Kidney Complications in Diabetes
Diabetes can alter the normal function of the kidneys. A urine test that measures the amount of protein (albumin) in the urine can determine if diabetes is affecting the kidney’s filtering action. Microscopic amounts of albumin in the urine (microalbuminuria) can be an early indicator of diabetes-related kidney complications (called nephropathy). The amount of albumin in the urine can also help the provider determine if nephropathy is worsening.
Urine screening tests should begin in people with type 1 diabetes about five years after diagnosis, and in people with type 2 diabetes at the time of diagnosis. If the test shows that there is protein in the urine, tight blood sugar and lipid (cholesterol and triglyceride) control are recommended.
A blood pressure medication (an ACE inhibitor or angiotensin receptor blocker [ARB]) is generally recommended if albuminuria does not improve, even if the blood pressure is normal. People with elevated blood pressure and albuminuria are also treated with an ACE inhibitor or ARB. These medications decrease the amount of protein in the urine and can prevent or slow the progression of diabetes-related kidney disease.
HYPERTENSION AND RELATED COMPLICATIONS IN DIABETES
Many people with diabetes have hypertension (high blood pressure). Although high blood pressure causes few symptoms, it has two negative effects: it stresses the cardiovascular system and speeds the development of diabetic complications of the kidney and eye. A healthcare provider can diagnose high blood pressure by measuring blood pressure on a regular basis. A blood pressure reading below 140/90 and perhaps below 130/80 is recommended for most people with diabetes who do not have kidney complications; a lower blood pressure goal (less than 130/80) is recommended for people with diabetes who have kidney disease.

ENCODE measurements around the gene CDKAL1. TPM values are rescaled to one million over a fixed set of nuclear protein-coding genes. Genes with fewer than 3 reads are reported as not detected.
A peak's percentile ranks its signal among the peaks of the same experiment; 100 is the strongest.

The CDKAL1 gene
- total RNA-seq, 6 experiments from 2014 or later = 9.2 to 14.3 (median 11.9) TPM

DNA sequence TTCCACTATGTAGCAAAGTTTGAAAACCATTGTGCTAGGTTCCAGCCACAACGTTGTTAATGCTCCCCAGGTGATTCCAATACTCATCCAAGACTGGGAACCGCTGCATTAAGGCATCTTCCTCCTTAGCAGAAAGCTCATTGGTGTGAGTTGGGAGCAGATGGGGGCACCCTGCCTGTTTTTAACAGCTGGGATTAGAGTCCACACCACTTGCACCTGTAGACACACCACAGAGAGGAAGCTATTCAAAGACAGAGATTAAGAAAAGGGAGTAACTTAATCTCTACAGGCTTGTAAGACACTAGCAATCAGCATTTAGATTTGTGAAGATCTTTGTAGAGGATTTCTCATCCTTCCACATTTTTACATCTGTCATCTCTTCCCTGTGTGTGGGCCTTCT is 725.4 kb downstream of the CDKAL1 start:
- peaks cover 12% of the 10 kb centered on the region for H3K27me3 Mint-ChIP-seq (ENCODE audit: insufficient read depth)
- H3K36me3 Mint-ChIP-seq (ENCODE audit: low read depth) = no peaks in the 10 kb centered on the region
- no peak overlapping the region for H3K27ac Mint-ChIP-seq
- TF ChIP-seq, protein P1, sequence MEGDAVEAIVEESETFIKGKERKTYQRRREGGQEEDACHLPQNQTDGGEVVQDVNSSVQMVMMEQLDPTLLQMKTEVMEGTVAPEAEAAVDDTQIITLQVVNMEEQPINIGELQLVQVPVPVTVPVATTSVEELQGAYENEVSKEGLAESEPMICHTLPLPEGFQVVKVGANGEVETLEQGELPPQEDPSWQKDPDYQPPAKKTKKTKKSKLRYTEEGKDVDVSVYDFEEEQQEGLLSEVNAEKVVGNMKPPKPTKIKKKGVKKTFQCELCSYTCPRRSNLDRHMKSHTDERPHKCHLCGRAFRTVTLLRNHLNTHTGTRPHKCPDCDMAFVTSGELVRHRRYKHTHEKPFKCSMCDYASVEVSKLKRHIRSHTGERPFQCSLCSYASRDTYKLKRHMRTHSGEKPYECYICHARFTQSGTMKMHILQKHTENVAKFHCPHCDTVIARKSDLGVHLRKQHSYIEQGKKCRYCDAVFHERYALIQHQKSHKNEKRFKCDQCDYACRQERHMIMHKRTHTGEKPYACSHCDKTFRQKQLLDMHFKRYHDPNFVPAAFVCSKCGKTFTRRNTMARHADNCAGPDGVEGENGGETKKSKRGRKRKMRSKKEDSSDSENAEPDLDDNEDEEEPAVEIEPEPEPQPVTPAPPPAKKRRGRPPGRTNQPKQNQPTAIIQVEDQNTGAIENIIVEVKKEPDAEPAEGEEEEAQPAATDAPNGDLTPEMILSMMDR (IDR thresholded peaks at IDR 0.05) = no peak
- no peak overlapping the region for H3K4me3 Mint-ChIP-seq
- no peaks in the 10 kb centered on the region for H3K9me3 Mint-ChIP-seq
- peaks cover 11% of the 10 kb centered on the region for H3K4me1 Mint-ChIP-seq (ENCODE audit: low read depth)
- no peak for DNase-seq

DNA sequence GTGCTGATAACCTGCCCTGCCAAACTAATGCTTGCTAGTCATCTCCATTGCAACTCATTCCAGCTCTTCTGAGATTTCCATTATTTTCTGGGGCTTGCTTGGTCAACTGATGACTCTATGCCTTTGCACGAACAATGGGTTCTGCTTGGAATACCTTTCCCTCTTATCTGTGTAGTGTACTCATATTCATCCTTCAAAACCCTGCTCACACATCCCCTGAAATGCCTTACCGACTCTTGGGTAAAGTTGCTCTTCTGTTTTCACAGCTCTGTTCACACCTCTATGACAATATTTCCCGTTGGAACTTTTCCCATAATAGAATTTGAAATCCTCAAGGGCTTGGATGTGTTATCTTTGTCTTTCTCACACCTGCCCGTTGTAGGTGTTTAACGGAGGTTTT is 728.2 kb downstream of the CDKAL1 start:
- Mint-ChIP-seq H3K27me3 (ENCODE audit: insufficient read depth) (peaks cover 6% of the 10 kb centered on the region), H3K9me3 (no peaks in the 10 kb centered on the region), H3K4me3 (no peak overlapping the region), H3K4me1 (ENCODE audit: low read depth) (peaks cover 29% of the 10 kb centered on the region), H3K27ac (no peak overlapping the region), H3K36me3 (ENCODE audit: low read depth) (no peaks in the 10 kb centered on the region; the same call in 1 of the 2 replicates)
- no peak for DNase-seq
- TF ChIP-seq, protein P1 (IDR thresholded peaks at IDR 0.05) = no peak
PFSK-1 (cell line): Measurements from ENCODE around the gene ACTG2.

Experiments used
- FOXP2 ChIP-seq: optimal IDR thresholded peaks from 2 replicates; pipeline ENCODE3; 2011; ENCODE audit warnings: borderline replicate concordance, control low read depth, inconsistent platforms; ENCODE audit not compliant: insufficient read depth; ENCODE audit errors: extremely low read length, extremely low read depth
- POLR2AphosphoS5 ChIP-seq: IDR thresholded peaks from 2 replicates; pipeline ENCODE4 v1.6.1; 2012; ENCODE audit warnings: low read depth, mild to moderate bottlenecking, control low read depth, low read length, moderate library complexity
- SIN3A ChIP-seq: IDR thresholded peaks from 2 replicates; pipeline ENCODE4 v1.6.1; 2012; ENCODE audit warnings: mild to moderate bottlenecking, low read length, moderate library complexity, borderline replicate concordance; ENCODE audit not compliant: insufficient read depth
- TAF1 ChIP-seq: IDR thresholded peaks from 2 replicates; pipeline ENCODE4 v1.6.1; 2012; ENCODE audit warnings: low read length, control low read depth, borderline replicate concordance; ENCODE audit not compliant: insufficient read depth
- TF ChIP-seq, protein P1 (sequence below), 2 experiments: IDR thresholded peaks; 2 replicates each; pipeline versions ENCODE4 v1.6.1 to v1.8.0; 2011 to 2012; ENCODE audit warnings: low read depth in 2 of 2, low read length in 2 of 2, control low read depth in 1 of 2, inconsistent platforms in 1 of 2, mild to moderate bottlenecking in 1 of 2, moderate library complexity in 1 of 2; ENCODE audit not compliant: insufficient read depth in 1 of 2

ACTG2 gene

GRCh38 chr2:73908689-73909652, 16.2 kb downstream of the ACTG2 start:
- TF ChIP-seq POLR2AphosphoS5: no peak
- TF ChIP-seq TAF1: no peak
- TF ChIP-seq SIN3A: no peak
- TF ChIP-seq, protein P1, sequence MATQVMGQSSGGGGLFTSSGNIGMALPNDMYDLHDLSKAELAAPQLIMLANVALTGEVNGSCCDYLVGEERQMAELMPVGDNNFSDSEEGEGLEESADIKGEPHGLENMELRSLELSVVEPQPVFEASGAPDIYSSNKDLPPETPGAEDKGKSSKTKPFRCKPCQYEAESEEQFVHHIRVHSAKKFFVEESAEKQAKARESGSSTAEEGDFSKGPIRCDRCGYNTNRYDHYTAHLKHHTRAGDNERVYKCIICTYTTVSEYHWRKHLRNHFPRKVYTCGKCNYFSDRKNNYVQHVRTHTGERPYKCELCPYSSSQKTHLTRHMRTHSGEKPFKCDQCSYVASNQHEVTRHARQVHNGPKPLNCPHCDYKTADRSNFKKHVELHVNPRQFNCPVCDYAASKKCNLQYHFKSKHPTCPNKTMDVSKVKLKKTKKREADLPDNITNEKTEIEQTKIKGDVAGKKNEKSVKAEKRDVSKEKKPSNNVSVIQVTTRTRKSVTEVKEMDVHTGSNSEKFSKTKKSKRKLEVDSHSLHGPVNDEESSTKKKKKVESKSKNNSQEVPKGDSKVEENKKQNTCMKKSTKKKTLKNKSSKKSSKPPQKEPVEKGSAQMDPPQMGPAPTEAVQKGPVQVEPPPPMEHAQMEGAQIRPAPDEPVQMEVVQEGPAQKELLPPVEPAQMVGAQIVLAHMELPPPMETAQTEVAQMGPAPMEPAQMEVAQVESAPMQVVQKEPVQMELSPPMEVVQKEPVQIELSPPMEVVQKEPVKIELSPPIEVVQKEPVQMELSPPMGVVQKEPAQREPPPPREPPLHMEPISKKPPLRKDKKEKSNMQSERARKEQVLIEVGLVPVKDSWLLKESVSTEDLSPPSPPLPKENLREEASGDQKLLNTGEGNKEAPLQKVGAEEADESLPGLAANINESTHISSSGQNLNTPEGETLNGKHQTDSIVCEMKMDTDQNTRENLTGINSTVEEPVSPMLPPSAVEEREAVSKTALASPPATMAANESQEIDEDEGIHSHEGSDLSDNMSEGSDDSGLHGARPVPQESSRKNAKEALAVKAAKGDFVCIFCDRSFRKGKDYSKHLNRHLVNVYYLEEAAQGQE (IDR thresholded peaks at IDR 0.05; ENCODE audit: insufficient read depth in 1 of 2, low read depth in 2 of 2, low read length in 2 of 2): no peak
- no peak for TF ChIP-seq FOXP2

CARDIOVASCULAR COMPLICATIONS IN DIABETES
In addition to lowering blood glucose levels, a number of other measures are important to reduce the risk of cardiovascular (heart and blood vessel) disease.
- Quit smoking.
- Manage high blood pressure with lifestyle modifications and/or medication(s).
- Have a blood test to measure cholesterol and triglyceride levels, and modify the diets if needed. Some people will also need a medication to lower their LDL (“bad cholesterol”) or triglycerides.If medication is needed, a statin drug should be included whenever possible. The statin drugs have been shown to decrease the future risk of heart attacks, strokes, and death in people with diabetes who are over age 40, even when cholesterol levels are normal.The American Diabetes Association recommends that people with diabetes have a low density lipoprotein (LDL) cholesterol level less than 100 mg/dL (2.59 mmol/L). Some studies suggest lowering LDL even further, to 70 to 80 mg/dL (1.81 to 2.07 mmol/L).